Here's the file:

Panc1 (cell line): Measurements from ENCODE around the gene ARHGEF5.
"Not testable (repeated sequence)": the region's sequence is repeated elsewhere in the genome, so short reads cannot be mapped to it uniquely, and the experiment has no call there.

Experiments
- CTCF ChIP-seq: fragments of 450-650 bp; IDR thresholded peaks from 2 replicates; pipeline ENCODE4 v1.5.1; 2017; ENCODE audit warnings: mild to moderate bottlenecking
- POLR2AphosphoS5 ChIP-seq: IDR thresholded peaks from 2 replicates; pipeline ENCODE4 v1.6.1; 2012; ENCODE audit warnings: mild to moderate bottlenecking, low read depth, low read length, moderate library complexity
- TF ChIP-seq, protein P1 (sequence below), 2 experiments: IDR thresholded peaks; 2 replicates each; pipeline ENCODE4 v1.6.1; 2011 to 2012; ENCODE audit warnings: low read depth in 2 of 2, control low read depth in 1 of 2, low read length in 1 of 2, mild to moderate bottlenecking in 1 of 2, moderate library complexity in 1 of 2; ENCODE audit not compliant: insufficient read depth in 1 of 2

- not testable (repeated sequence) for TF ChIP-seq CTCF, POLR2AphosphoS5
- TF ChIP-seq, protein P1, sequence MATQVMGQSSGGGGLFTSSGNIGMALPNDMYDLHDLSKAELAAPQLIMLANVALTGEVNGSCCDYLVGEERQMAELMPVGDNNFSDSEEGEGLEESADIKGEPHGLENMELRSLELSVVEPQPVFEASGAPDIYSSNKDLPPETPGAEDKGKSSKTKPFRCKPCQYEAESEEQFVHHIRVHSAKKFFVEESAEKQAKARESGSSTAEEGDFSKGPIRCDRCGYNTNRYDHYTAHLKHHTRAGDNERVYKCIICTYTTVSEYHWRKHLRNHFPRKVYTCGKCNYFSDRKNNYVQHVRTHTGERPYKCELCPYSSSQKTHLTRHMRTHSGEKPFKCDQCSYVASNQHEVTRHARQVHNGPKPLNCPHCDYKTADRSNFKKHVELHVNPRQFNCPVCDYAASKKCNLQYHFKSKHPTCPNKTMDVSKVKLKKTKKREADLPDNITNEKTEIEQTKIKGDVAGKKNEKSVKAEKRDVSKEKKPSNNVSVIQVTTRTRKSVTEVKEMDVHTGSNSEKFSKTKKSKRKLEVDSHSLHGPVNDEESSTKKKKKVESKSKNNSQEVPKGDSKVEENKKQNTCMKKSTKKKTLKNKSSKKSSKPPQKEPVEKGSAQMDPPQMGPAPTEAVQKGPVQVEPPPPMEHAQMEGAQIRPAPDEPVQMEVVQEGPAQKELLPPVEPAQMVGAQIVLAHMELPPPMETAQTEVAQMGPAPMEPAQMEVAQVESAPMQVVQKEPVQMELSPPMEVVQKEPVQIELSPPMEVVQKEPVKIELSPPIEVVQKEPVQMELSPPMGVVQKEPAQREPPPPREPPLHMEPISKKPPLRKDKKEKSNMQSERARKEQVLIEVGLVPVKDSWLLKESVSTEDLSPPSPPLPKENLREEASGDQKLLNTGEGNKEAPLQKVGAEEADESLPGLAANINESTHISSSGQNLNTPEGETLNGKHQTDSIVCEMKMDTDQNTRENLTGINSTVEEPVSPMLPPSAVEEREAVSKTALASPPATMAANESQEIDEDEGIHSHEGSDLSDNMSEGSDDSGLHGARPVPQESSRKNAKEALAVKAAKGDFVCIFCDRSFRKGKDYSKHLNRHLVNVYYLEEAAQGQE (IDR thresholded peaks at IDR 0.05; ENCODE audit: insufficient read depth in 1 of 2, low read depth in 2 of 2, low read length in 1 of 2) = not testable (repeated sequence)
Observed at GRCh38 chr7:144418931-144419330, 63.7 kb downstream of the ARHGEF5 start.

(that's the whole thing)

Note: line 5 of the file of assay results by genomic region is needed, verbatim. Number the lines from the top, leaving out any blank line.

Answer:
- POLR2AphosphoS5 ChIP-seq: IDR thresholded peaks from 2 replicates; pipeline ENCODE4 v1.6.1; 2012; ENCODE audit warnings: mild to moderate bottlenecking, low read depth, low read length, moderate library complexity